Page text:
Killer Asian hornets have reignited their invasion of the UK as the first insects of 2022 have been found.
The Channel Islands was the first part of the country where an insect was found earlier this week, signalling a "fresh wave" of an invasion coming over from France.
Asian hornet project coordinator Francis Russell said the intrusion began when one was caught in Alderney last Tuesday (April 12).
A second hornet was then reported dead on the roadside in the village of L’Islet in Guernsey this week while another was caught in a queening trap in a garden on the island on Thursday (April 21).
The sightings have prompted a fresh warning to islanders to be vigilant to the fresh wave of invaders.
Mr Russell said: "We think these are coming fresh from France. The wind is set to be north-easterly through the next week.
"We tend to get Asian hornets during north-easterly winds or just afterwards. I think this is the start. I think more will be found."
The number of queens found on the Channel Islands is expected to rise as the summer approaches.
Both Jersey and Guernsey are seen as the frontline in the fight against the deadly insects and say the increase is caused by them "blowing in" from mainland Europe by strong easterly winds.
This is expected to lead to another summer-long battle to stop the spread of the insects that could decimate the UK's native bee population.
But experts say there is cause for optimism as the fact the insects are being found quite late in the spring means they are likely travellers coming from France, rather than ones that have been on the island over the winter.
In comparison more than 20 hornets have already been found in Jersey so far this year, as well as two primary nests.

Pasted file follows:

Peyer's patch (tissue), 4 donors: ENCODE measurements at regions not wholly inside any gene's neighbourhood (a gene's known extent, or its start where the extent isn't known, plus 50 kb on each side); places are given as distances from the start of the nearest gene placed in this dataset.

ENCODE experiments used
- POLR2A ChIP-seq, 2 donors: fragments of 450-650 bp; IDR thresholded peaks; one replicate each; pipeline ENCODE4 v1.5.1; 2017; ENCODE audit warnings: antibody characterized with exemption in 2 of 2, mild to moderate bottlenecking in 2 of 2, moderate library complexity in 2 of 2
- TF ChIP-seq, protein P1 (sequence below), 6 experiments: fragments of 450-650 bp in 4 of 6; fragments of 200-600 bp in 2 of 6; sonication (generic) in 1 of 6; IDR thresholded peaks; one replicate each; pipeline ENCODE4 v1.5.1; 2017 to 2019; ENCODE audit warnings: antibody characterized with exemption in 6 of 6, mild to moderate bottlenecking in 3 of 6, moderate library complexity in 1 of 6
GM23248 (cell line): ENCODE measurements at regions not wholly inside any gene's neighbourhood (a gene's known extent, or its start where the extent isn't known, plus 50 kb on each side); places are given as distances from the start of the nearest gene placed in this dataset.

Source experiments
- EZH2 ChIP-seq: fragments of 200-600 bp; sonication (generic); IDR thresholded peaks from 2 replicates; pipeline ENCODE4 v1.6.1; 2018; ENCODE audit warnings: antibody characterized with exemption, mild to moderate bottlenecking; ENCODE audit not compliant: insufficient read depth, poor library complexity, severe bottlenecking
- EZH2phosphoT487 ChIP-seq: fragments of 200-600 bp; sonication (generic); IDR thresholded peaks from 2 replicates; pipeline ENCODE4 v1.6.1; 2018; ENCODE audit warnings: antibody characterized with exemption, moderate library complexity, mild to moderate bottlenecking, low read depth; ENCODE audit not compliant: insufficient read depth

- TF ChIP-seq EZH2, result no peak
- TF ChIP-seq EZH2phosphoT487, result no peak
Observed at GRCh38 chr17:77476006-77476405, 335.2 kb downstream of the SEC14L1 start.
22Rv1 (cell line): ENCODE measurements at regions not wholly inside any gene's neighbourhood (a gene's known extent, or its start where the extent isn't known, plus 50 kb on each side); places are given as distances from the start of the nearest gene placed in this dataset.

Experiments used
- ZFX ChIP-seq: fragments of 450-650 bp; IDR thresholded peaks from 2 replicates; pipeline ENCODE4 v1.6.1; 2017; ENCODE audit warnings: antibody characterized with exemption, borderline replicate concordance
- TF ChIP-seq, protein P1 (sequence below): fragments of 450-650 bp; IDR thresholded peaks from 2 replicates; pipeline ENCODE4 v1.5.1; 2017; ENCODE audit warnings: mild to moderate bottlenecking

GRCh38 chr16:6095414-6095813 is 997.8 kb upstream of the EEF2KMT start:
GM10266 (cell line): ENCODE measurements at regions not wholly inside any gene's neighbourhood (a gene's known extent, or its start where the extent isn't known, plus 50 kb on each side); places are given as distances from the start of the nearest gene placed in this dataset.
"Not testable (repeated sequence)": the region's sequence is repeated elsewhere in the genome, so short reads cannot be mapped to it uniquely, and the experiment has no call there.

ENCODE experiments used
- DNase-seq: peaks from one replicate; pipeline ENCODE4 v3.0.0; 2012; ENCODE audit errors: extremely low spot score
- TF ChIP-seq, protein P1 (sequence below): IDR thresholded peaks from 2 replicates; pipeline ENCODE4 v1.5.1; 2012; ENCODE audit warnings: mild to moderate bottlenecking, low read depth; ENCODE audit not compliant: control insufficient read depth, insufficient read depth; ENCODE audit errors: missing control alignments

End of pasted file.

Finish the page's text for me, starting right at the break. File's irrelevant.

The species began to spread through Europe in 2004 after arriving in the south of France inside a freight ship.
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They were first spotted in the British Isles in late 2016 and after years of establishing themselves on Jersey and Guernsey, the battleground shifted last year to Southern England.
This led to calls for a "people's army" to help fight off an impending invasion of killer hornets onto mainland Britain.
The hornets are able to kill people with allergies with just one sting, while they also pose a threat to the environment and native species – with one hornet being able to eat 50 bees in a day.
Mr Russell said so far this year there was no pattern for the insects, so it was important for islanders to be vigilant.
He said the wind direction was likely to be the reason for the recent sightings.
A spring queening project has been set up in Guernsey in which more than 260 traps have been placed across the island over the last few weeks, aimed at catching queens before they have a chance to make nests.
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